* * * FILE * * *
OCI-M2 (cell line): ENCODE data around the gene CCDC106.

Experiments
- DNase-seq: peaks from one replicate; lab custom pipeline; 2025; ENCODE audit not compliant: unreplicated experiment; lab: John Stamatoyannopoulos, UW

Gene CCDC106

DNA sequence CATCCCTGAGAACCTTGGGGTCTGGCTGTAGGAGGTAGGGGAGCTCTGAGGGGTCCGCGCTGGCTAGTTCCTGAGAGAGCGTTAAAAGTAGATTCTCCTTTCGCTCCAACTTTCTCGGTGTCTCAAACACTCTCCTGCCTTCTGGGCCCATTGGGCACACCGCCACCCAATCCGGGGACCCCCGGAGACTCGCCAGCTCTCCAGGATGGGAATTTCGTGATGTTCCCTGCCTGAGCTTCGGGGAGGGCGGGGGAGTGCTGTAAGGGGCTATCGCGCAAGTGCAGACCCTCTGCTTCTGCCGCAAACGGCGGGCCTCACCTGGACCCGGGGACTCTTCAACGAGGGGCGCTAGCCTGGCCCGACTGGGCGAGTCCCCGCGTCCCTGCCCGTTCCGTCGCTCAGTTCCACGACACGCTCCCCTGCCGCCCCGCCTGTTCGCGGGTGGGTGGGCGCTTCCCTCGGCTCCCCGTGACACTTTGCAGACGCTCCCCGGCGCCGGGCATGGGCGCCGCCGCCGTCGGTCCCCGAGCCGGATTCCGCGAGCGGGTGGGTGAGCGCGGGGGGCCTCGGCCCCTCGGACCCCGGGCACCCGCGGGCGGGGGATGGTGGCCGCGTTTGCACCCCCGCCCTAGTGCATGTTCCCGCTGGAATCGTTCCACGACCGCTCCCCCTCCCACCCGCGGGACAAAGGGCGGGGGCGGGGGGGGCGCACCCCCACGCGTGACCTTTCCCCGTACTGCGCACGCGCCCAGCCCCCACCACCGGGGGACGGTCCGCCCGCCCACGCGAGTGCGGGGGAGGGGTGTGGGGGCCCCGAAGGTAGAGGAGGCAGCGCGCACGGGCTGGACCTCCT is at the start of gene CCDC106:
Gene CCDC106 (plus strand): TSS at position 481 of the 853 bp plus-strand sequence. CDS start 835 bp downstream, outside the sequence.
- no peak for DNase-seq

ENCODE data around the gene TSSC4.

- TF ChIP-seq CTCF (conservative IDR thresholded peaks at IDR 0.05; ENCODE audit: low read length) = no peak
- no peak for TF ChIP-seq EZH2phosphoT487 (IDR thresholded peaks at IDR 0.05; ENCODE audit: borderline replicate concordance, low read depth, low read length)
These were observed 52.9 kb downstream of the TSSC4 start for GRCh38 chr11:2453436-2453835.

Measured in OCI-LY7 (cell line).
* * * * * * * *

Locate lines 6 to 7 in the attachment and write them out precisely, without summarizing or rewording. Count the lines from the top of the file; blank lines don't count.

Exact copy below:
Gene CCDC106 (plus strand): TSS at position 481 of the 853 bp plus-strand sequence. CDS start 835 bp downstream, outside the sequence.
- no peak for DNase-seq